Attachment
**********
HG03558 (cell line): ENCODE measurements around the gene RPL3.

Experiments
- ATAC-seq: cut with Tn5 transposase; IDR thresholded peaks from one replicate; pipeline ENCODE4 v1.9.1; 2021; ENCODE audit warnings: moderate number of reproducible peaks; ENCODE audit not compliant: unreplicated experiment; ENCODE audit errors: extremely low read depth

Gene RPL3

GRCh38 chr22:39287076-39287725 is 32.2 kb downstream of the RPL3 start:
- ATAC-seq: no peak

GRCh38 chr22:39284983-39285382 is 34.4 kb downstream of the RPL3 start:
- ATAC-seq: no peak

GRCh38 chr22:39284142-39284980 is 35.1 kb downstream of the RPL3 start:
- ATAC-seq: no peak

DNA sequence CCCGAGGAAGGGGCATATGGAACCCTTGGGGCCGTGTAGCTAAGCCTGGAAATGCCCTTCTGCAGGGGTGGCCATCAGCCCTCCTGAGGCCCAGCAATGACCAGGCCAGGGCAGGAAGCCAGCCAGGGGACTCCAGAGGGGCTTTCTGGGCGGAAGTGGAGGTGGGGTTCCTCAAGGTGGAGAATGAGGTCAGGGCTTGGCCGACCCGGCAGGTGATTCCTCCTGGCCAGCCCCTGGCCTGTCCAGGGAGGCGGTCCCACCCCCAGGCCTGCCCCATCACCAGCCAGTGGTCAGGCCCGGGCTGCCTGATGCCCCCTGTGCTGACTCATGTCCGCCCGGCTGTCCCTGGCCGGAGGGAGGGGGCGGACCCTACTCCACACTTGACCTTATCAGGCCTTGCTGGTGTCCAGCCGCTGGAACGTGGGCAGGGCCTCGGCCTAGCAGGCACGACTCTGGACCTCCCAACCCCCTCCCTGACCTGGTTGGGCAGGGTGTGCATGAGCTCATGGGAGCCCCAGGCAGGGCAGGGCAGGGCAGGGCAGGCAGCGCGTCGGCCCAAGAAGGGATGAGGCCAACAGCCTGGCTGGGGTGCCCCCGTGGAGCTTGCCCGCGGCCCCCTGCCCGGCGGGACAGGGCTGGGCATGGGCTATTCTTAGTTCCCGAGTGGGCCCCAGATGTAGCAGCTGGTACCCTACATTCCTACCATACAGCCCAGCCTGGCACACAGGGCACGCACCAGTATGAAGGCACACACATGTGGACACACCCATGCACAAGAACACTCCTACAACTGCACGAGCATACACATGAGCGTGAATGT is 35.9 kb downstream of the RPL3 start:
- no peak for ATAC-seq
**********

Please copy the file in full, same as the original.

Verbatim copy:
HG03558 (cell line): ENCODE measurements around the gene RPL3.

Experiments
- ATAC-seq: cut with Tn5 transposase; IDR thresholded peaks from one replicate; pipeline ENCODE4 v1.9.1; 2021; ENCODE audit warnings: moderate number of reproducible peaks; ENCODE audit not compliant: unreplicated experiment; ENCODE audit errors: extremely low read depth

Gene RPL3

GRCh38 chr22:39287076-39287725 is 32.2 kb downstream of the RPL3 start:
- ATAC-seq: no peak

GRCh38 chr22:39284983-39285382 is 34.4 kb downstream of the RPL3 start:
- ATAC-seq: no peak

GRCh38 chr22:39284142-39284980 is 35.1 kb downstream of the RPL3 start:
- ATAC-seq: no peak

DNA sequence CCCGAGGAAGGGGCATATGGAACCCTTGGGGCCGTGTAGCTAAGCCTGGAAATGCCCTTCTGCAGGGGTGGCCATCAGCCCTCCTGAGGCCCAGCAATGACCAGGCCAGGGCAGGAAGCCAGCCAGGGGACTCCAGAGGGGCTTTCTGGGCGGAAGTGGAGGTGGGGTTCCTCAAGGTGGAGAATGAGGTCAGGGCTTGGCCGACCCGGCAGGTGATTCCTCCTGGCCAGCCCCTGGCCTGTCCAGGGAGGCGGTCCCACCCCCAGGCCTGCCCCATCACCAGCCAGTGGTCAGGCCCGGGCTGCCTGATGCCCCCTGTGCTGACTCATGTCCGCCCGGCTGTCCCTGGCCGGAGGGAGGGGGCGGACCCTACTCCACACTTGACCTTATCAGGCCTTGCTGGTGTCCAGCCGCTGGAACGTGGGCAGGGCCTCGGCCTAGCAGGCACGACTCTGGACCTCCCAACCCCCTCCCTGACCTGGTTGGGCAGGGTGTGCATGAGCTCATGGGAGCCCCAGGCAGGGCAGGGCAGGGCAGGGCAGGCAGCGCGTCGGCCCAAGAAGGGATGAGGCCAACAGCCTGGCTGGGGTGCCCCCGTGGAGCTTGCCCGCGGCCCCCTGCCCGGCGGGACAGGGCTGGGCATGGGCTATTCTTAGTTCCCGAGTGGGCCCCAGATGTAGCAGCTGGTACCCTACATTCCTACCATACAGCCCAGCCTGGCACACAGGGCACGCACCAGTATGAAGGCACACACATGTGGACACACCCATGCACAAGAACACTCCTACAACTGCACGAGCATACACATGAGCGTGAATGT is 35.9 kb downstream of the RPL3 start:
- no peak for ATAC-seq